Dying With Dignity: A Look at the Right To Die

July 30, 2018

*These posts are presented for entertainment purposes and are not intended to provide legal advice. Consult with a lawyer for legal advice.


Choosing death in the face of a terminal illness might well be the last vestige of control a patient can exercise over an indiscriminate disease like cancer.  Advocates of the right to choose to die believe strongly that surviving with a terminal illness is not the same thing as living. Indeed, with the kind of aggressiveness that describes that disease, right-to-die advocates are making a play for broad-based dignity laws one state at a time, though with seemingly little gain so far.


While often used interchangeably, euthanasia and physician-assisted suicide are not the same thing legally. For example, in some instances, a state will allow physician-assisted suicide (PAS) but not euthanasia. Euthanasia involves more proactive assistance from physicians or others while in PAS scenarios, the physician makes lethal options available to the patient to be utilized at the time of the patient's choosing.



Image courtesy of Wix.com


Globally, the United States seems on pace with the rest of the world on the issue of euthanasia and PAS.  For example, at present it appears that like the United States, only about a handful of countries allow or have allowed euthanasia or PAS.


Currently, there are seven states that allow death with dignity under statute. Montana seems to be allowing death with dignity following a court decision. About half of the remaining states are considering the issue of dying with dignity  while the rest seem content to table the issue for now. Not surprisingly, in some cases, death with dignity bills have been presented before the legislature numerous times. For example, the issue has been presented to the Massachusetts legislature by bill at least eight times with still no law in the state.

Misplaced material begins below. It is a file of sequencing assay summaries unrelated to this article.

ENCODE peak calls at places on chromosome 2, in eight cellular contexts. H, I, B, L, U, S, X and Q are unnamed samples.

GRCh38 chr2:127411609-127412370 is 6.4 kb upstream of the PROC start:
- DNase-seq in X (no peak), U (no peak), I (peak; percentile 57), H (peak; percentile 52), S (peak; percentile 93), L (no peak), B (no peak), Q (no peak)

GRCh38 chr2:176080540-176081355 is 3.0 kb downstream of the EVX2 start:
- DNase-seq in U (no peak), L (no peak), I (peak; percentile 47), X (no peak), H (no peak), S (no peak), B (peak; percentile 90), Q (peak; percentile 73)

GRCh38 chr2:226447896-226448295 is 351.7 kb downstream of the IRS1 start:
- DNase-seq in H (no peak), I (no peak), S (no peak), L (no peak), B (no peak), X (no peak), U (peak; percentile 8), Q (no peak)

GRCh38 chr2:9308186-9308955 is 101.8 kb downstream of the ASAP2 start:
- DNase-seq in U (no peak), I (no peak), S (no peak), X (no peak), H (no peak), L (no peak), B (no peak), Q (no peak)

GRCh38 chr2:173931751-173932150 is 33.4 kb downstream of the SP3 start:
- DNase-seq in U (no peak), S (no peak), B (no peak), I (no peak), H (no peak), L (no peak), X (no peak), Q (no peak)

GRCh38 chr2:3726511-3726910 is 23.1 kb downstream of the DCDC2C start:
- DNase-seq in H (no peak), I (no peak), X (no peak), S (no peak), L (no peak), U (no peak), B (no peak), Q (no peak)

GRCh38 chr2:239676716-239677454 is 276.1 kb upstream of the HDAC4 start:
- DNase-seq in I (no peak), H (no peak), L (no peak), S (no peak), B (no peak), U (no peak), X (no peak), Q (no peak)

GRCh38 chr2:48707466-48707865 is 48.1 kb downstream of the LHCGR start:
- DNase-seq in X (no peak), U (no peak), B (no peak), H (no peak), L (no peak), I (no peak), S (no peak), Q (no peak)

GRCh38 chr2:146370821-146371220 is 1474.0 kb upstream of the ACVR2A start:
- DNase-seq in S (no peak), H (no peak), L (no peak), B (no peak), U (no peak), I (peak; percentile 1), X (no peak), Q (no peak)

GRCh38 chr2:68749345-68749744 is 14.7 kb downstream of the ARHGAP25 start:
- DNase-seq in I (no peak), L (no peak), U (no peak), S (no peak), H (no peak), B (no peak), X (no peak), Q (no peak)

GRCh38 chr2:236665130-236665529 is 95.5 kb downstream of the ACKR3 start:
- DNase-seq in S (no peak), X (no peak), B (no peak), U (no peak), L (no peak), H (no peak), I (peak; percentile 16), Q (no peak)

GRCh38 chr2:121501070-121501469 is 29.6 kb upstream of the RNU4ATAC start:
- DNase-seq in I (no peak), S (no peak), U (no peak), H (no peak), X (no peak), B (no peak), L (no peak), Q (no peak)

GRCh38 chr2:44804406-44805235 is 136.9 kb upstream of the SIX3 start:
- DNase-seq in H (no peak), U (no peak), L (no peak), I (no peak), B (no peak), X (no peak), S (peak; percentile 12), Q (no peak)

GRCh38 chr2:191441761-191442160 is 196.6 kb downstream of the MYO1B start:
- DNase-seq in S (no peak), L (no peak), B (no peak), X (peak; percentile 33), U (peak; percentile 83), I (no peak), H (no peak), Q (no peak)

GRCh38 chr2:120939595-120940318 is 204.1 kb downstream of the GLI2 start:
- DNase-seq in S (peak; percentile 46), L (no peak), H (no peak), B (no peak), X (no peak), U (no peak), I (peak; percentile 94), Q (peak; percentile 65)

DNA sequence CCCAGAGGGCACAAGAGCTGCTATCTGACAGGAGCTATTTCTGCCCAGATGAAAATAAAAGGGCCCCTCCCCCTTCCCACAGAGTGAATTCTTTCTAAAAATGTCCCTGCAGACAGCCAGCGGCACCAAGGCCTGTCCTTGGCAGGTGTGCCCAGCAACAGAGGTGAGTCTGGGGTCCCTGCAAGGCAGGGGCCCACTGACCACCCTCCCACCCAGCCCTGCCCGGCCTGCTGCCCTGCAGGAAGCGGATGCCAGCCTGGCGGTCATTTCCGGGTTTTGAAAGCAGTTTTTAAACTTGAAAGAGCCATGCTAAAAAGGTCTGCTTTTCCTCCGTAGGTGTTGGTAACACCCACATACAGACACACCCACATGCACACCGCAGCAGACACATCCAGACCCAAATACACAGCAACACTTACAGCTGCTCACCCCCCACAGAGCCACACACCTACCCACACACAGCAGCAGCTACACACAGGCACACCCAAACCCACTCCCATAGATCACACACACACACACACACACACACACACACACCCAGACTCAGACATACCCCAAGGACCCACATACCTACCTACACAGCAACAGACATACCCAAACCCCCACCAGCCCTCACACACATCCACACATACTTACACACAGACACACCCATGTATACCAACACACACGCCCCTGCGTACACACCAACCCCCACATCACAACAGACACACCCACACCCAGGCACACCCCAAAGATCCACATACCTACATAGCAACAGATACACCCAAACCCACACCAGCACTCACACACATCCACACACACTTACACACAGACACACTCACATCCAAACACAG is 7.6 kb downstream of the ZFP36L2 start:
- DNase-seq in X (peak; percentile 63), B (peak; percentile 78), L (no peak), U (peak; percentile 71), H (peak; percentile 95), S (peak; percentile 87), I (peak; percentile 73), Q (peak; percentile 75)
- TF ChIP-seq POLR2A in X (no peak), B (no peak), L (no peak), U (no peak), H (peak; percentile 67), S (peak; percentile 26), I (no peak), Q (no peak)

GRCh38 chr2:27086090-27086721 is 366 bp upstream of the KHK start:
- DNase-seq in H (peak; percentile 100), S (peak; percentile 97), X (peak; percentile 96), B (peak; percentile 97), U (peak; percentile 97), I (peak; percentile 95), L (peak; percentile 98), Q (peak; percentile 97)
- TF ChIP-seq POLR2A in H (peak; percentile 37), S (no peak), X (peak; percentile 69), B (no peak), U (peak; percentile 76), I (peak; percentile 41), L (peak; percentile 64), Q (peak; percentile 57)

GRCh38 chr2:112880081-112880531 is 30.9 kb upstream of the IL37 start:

Interestingly, though the pace has been slow by states, it appears that more than 70% of Americans actually support euthanasia, compared to the 37% that supported the issue when it was first polled in 1947 by Gallup.


But what exactly does it all mean that more Americans than ever are supporting euthanasia? For one thing, Americans continue to ask the question how do we balance the support for euthanasia against the increased demands put on doctors and healthcare providers to extend life? Weighing in, opponents also ask wether the right to die might just create a business of death, whereby pharmaceutical companies become  discouraged from pursuing advancement in medicines that cure or reduce suffering in lieu of drugs that allow benevolent death. Whatever side of the discussion you are on, it is clear that the issue remains complicated for many despite the majority support.


*These posts are presented for entertainment purposes and are not intended to provide legal advice. Consult with a lawyer for legal advice.

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